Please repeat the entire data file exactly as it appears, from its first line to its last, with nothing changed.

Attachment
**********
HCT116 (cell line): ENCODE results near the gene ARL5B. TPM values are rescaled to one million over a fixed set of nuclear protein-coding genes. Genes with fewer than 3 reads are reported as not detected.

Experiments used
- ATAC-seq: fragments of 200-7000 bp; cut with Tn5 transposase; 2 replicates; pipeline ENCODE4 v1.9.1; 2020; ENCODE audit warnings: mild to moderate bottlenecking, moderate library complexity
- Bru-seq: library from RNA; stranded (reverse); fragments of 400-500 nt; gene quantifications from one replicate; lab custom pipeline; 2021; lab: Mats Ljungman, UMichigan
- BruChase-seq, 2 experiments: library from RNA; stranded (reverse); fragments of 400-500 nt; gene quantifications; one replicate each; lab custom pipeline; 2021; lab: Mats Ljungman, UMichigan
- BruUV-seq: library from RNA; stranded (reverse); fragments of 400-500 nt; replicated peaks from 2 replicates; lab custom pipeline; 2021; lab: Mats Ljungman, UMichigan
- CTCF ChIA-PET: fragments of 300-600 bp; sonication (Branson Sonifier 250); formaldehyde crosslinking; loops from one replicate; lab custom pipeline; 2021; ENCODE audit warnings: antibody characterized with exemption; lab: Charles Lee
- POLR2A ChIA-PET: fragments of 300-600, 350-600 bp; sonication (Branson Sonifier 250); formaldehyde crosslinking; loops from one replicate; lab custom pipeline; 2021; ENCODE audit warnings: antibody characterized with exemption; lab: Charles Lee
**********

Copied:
HCT116 (cell line): ENCODE results near the gene ARL5B. TPM values are rescaled to one million over a fixed set of nuclear protein-coding genes. Genes with fewer than 3 reads are reported as not detected.

Experiments used
- ATAC-seq: fragments of 200-7000 bp; cut with Tn5 transposase; 2 replicates; pipeline ENCODE4 v1.9.1; 2020; ENCODE audit warnings: mild to moderate bottlenecking, moderate library complexity
- Bru-seq: library from RNA; stranded (reverse); fragments of 400-500 nt; gene quantifications from one replicate; lab custom pipeline; 2021; lab: Mats Ljungman, UMichigan
- BruChase-seq, 2 experiments: library from RNA; stranded (reverse); fragments of 400-500 nt; gene quantifications; one replicate each; lab custom pipeline; 2021; lab: Mats Ljungman, UMichigan
- BruUV-seq: library from RNA; stranded (reverse); fragments of 400-500 nt; replicated peaks from 2 replicates; lab custom pipeline; 2021; lab: Mats Ljungman, UMichigan
- CTCF ChIA-PET: fragments of 300-600 bp; sonication (Branson Sonifier 250); formaldehyde crosslinking; loops from one replicate; lab custom pipeline; 2021; ENCODE audit warnings: antibody characterized with exemption; lab: Charles Lee
- POLR2A ChIA-PET: fragments of 300-600, 350-600 bp; sonication (Branson Sonifier 250); formaldehyde crosslinking; loops from one replicate; lab custom pipeline; 2021; ENCODE audit warnings: antibody characterized with exemption; lab: Charles Lee